Doesn't every ex-offen-der deserve a second chance? That's what former state Sen. Derrick Shepherd wants to know — especially as applied to himself. Shepherd was sentenced to 37 months in federal prison in 2010 for his role in a money-laundering scheme, and he recently launched 2nd Chance NOLA (www. 2ndchancenola.com), with the stated goal of helping ex-offenders return to society. It's a worthy goal, but Shepherd's timing suggests it's more about him getting a second chance in politics.
The backstory: The New Orleans Advocate reported that Shepherd attended a Dec. 18 meeting between New Orleans Mayor-elect LaToya Cantrell and local legislators, some of whom were alarmed to see Shepherd there. At least one, state Sen. Karen Carter Peterson, D-New Orleans, walked out. The Cantrell campaign sent mixed messages until a spokesperson categorically denied Shepherd would have any role in Cantrell's transition or administration. Gambit later reported that Shepherd also attended an Algiers luncheon where Cantrell was the featured speaker.
Criticism of Cantrell's apparent association with the disgraced former lawmaker led to Shepherd cutting what looked a lot like a campaign ad last week. Standing in front of a giant American flag, he complained that "fake local news began to attack me." He did not refute any of The Advocate's or Gambit's reporting, however. "Why can't someone like me contribute to the growth of our city?" Shepherd asked.
A fair question, and we have an answer: Shepherd is absolutely free to contribute to society, but his violation of the public trust by committing a federal felony — and a crime of egregious dishonesty at that — should absolutely preclude him from appointed or elected public office.
Shepherd is right that second chances are vital, particularly as the state releases more non-violent offenders. Most of the newly released ex-offenders committed minor state crimes — not major felonies like the federal charges leveled against Shepherd. And unlike Shepherd, most state offenders have neither the education nor the resources to move easily back into society.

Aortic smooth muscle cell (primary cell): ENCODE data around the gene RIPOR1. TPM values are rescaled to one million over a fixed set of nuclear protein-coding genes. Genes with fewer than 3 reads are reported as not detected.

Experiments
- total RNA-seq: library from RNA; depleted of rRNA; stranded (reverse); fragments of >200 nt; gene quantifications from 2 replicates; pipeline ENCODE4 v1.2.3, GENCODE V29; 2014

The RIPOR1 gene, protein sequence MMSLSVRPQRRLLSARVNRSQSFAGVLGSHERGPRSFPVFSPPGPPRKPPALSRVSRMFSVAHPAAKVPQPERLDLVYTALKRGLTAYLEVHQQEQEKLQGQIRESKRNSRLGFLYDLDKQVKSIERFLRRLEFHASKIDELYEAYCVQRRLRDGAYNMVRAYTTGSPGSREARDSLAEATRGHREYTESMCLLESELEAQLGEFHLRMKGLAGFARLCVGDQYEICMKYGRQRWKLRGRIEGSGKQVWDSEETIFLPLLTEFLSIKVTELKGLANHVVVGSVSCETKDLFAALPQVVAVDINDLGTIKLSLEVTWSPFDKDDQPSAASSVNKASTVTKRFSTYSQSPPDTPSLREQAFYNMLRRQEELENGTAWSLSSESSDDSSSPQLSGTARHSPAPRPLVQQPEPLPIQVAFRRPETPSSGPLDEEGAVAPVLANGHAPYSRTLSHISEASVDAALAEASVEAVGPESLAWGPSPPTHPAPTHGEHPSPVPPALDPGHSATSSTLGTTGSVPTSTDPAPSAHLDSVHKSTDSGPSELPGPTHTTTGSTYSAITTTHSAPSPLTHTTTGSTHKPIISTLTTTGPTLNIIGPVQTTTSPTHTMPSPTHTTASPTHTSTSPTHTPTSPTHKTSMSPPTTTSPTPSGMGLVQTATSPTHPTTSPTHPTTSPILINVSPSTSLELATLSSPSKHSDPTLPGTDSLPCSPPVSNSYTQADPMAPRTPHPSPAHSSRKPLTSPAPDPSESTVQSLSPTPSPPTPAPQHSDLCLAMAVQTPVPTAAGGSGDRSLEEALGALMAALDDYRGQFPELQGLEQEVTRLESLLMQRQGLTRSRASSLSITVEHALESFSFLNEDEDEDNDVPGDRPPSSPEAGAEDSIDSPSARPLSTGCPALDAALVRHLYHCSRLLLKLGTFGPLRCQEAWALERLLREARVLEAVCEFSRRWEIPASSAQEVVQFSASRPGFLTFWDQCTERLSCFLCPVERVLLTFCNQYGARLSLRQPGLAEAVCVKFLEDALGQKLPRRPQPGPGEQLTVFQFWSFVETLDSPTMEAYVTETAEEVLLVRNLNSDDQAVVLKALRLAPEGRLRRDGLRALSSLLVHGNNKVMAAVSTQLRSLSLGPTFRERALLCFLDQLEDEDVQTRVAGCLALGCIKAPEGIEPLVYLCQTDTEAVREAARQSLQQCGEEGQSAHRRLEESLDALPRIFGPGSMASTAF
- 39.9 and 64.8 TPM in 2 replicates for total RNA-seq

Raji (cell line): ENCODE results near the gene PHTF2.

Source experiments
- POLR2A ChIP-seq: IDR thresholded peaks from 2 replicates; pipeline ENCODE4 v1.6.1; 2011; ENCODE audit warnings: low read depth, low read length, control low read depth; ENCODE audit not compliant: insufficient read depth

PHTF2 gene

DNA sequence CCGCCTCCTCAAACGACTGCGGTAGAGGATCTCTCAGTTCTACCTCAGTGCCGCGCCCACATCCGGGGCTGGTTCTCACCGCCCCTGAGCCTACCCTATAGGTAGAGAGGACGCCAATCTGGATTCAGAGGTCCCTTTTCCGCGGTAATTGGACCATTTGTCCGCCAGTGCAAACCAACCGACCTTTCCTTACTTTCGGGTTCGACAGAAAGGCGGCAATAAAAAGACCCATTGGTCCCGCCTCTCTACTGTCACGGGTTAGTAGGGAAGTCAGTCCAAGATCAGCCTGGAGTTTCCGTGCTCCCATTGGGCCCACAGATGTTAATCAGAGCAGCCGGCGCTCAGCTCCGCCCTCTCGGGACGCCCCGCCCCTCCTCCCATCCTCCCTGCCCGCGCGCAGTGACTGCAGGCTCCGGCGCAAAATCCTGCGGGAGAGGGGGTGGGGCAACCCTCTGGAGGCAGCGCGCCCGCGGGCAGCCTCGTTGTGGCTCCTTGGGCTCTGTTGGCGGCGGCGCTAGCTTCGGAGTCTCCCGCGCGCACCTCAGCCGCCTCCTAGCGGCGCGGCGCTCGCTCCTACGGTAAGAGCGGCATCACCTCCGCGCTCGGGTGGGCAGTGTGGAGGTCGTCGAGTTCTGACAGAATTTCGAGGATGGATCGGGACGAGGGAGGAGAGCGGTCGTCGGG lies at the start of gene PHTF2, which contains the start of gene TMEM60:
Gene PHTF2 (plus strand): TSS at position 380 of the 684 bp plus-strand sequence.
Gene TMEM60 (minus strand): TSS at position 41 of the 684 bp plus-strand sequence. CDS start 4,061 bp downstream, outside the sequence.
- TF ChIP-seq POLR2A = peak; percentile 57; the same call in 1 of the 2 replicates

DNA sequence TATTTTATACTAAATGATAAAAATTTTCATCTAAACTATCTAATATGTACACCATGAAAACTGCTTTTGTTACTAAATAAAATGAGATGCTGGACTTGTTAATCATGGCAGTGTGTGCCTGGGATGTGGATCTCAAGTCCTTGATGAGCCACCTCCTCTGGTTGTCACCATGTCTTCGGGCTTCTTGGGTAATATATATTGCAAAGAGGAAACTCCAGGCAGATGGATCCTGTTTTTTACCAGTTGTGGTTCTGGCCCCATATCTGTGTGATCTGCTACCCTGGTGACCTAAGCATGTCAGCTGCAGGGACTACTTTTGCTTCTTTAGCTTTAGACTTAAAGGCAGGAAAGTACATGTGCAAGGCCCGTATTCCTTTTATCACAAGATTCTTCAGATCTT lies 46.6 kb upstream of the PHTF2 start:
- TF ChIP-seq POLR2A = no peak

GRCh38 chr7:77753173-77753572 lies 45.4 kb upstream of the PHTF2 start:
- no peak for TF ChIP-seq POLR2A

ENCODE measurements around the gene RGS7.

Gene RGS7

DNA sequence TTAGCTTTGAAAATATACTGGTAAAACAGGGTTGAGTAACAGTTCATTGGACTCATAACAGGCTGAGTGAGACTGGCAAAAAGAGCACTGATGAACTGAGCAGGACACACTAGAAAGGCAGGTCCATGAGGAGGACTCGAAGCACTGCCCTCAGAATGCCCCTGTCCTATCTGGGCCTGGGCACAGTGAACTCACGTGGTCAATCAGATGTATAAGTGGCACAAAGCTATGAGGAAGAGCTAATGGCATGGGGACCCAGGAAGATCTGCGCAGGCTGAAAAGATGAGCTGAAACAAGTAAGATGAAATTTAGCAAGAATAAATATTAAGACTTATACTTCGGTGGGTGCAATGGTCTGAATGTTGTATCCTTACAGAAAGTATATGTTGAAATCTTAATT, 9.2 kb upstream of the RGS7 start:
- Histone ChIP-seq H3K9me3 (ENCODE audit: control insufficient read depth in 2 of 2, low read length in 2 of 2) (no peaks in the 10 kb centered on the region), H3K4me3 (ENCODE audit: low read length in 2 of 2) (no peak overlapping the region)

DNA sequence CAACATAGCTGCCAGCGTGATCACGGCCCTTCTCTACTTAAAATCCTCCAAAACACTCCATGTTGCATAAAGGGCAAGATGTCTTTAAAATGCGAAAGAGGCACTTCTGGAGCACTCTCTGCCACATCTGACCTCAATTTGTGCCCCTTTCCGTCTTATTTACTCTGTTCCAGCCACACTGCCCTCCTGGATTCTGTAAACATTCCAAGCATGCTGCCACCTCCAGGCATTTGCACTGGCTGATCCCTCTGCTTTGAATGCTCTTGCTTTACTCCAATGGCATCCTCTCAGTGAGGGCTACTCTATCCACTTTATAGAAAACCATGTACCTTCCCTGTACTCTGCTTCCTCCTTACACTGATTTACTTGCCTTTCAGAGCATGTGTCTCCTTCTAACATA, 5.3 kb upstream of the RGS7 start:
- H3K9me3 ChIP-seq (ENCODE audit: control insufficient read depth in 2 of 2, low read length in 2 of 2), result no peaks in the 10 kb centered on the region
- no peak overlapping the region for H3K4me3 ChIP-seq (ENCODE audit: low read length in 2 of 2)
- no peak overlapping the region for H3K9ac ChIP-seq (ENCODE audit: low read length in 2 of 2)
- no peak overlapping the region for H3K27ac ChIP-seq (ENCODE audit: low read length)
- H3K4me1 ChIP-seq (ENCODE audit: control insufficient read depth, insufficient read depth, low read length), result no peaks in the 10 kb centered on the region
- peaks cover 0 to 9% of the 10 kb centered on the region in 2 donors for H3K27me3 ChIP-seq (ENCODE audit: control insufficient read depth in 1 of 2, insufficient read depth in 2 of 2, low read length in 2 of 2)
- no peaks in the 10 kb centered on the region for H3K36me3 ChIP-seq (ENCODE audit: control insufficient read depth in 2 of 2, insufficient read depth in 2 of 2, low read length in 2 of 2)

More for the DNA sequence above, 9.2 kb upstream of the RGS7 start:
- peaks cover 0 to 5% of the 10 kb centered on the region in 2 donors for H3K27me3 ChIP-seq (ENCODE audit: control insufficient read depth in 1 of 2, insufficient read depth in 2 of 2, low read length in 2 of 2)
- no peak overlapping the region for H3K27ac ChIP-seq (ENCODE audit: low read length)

Since his release in 2013, Shepherd told Gambit, he built a general contracting business and self-funded his recent TV ads and 2nd Chance NOLA. He claimed that he has no plans to seek public office at this time, but he would not rule it out, saying that one "never knows where the winds will blow." In 2015, he qualified to run for the Louisiana House of Representatives but was thwarted by a legal challenge.
Finally, the timing of Shepherd's advocacy raises suspicions. He purchased his 2nd Chance NOLA web domain on Dec. 29 — a week after reports of him attending Cantrell's legislative meeting. In his Gambit interview, Shepherd admitted he picked up the gauntlet only after his presence at the meeting caused a firestorm — and he falsely claimed that no one else had stepped up to help ex-offenders. Truth is many organizations and individuals — from business groups to religious leaders, Republicans as well as Democrats — championed the cause of criminal justice reform from Day One.
Shepherd is coming late to the party, and he apparently wants to be the guest of honor. Ex-offenders face enough hurdles. They don't need Shepherd complicating their second chances with his self-serving contrivances.